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Sunday, 1 January 2012

9 Mathematical Puzzles I Bet You Can’t Solve

9 Mathematical Puzzles I Bet You Can’t Solve

Posted by MydeaMedia
There are some mathematical equations in the world that have been tackled by some of the greatest minds but remain unsolved or have taken years to crack. These tasks are a significant challenge for mathematicians around the world who strive to achieve the seemingly impossible. Here is a list of ten such mathematical tasks.

1. Archimedes – Stomachion, 250 BC

In 1941 Mathematician GH Hardy wrote that “Archimedes remember, and forget the playwright Aeschylus, because languages are dying out, and mathematical ideas live forever.” Indeed, Greek geometer is considered the greatest scientist of antiquity. In 2002 historian of mathematics Revijel Nec comprehended the new way of Archimedes’ work on the puzzle known as “Stomachion”. By studying the ancient text, he realised that the area belongs to the puzzle combinations, branches of mathematics that studies the many ways a problem can be solved. Task “Stomachiona” was to discover how many rotations it would take a shaped puzzle of 14 pieces to agree to make a square. In 2003 mathematicians found a solution: 17,152 rotations.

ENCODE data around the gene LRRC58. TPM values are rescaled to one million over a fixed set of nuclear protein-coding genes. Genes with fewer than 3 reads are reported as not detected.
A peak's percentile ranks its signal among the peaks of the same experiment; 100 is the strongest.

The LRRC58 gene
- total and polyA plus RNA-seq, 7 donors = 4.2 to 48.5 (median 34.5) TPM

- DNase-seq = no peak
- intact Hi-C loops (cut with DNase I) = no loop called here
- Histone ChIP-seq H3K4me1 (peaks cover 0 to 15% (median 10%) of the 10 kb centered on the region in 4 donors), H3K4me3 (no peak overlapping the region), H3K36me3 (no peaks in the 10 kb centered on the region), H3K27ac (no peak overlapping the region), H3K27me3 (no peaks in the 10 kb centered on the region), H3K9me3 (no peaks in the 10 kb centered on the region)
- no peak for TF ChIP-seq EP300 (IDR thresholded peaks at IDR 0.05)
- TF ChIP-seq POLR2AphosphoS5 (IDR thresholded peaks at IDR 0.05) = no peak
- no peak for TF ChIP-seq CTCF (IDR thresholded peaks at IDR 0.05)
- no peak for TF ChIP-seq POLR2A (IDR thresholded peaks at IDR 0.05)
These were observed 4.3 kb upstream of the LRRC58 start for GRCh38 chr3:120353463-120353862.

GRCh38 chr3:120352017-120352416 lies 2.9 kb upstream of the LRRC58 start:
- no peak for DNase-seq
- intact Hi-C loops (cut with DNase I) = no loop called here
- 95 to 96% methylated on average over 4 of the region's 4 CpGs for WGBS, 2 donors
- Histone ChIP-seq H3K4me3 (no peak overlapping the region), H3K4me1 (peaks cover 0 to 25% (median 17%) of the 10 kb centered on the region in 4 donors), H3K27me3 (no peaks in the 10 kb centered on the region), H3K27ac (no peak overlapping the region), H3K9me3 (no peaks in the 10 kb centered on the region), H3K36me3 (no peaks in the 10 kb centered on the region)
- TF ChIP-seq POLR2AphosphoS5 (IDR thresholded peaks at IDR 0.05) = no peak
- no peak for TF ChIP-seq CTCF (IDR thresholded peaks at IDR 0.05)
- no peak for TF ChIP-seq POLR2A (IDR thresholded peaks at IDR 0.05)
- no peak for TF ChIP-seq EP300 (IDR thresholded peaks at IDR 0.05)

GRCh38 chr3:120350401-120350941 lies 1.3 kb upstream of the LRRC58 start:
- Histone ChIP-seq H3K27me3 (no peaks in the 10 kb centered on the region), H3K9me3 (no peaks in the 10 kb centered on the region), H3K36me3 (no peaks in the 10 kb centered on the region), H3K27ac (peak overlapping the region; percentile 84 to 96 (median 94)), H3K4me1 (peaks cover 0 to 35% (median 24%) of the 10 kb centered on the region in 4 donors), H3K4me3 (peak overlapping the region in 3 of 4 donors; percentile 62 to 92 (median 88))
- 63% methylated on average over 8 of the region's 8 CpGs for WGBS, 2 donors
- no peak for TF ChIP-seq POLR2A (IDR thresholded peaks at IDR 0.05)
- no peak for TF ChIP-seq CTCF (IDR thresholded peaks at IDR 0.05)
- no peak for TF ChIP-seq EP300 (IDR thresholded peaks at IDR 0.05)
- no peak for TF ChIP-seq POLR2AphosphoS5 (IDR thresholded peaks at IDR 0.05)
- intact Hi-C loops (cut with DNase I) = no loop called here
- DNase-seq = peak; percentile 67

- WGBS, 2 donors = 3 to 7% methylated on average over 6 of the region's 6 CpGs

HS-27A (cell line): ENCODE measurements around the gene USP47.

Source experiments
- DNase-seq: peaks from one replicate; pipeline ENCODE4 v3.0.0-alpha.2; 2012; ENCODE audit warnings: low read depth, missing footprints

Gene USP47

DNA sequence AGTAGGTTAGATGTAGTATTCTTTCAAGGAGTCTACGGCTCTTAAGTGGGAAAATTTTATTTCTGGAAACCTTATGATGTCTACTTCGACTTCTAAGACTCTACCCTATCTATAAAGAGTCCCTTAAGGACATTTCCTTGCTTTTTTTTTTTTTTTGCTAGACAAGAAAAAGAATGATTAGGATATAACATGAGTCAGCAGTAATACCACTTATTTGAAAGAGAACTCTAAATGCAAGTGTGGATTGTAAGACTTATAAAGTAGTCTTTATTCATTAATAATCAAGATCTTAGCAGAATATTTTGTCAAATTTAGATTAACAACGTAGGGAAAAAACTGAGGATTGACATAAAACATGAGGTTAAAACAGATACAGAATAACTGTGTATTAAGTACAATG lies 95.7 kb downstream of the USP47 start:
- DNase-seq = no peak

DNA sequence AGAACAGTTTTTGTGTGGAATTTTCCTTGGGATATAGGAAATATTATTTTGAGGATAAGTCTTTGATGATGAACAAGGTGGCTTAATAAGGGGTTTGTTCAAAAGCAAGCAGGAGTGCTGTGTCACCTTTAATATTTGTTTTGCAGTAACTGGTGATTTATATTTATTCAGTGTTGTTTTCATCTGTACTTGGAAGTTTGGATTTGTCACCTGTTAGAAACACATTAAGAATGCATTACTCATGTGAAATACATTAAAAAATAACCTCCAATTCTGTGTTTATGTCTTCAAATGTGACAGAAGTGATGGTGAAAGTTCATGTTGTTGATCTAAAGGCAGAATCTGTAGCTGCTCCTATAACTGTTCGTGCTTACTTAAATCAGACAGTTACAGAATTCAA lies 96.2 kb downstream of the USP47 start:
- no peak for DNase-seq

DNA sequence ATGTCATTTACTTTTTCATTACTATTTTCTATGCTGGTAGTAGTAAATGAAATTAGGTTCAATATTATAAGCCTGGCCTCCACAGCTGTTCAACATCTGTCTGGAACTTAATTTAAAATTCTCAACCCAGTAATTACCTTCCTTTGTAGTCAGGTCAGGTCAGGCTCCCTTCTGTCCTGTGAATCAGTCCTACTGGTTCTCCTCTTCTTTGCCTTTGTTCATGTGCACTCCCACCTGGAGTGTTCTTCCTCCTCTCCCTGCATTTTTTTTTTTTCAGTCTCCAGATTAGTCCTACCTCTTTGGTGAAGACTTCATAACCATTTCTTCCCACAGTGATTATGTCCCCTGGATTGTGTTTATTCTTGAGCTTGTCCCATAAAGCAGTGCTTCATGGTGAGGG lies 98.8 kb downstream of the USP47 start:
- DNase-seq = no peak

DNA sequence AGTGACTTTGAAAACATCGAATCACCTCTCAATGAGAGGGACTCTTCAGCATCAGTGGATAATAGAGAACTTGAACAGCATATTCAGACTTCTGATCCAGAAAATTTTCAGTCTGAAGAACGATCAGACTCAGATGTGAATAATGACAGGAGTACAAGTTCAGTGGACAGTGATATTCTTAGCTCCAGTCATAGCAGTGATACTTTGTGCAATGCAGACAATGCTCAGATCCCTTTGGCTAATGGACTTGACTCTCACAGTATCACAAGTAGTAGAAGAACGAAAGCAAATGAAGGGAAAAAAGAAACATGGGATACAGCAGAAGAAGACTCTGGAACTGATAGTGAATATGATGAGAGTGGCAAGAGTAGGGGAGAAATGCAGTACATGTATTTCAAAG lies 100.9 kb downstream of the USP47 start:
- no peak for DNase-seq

2. Wheat on a chessboard, 1256

Image source - Wikipedia
Sissa chess problem, which is considered the Arab historian Ibn Halikan’s originally, was used for centuries in order to demonstrate geometric progression – one of the oldest chess puzzles. Legend has it that King Shiram offered a reward, which consisted of wheat grains arranged on a chessboard: one grain in the first field, two on the second, three on the third and so on, right up to the last 64th field. However, the king did not realise how much wheat would be required. Turned out 18,446,744,073. 709,551,615 grains of wheat is the answer. This would enough to fill cars that could wrap the Earth 1,000 times.